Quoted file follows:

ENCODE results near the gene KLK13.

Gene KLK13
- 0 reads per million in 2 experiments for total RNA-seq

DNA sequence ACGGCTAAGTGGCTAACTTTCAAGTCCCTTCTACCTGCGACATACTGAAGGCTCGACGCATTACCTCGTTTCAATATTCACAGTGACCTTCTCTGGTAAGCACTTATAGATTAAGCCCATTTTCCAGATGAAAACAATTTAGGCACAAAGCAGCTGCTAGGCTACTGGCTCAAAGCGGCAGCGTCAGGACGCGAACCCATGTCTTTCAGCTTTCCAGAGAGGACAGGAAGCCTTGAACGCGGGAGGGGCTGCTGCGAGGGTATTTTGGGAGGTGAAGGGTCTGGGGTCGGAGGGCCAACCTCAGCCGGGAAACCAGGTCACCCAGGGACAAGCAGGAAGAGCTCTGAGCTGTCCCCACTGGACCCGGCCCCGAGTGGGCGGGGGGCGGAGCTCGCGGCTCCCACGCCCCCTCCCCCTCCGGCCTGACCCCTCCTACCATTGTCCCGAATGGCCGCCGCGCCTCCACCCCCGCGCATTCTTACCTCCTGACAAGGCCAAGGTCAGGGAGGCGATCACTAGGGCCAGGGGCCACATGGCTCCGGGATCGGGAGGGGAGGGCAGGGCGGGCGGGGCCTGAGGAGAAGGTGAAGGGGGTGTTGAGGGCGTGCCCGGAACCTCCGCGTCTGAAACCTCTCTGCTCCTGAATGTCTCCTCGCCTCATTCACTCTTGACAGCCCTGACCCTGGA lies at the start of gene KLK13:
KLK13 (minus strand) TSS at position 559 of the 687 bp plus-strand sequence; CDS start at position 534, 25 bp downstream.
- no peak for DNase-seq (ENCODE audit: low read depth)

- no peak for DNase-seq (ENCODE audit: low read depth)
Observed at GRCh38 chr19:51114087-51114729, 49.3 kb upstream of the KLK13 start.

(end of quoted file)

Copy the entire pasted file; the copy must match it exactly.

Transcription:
ENCODE results near the gene KLK13.

Gene KLK13
- 0 reads per million in 2 experiments for total RNA-seq

DNA sequence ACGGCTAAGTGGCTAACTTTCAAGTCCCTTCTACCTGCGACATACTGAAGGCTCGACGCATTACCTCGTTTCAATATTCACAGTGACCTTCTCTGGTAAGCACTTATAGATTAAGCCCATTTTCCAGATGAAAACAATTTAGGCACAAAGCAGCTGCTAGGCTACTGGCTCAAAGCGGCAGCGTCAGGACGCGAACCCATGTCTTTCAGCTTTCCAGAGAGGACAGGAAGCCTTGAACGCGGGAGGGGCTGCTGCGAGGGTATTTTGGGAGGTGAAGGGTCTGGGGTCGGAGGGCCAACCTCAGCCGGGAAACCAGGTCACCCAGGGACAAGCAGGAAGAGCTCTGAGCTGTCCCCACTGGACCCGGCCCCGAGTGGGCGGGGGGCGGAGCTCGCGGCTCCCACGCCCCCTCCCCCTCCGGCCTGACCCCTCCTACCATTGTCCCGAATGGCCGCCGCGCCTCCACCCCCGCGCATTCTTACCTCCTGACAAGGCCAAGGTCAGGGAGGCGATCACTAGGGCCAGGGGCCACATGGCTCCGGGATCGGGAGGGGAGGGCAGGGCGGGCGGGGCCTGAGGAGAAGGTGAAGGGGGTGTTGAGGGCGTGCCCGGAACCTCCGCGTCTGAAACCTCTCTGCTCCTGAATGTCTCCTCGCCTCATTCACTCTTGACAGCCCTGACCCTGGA lies at the start of gene KLK13:
KLK13 (minus strand) TSS at position 559 of the 687 bp plus-strand sequence; CDS start at position 534, 25 bp downstream.
- no peak for DNase-seq (ENCODE audit: low read depth)

- no peak for DNase-seq (ENCODE audit: low read depth)
Observed at GRCh38 chr19:51114087-51114729, 49.3 kb upstream of the KLK13 start.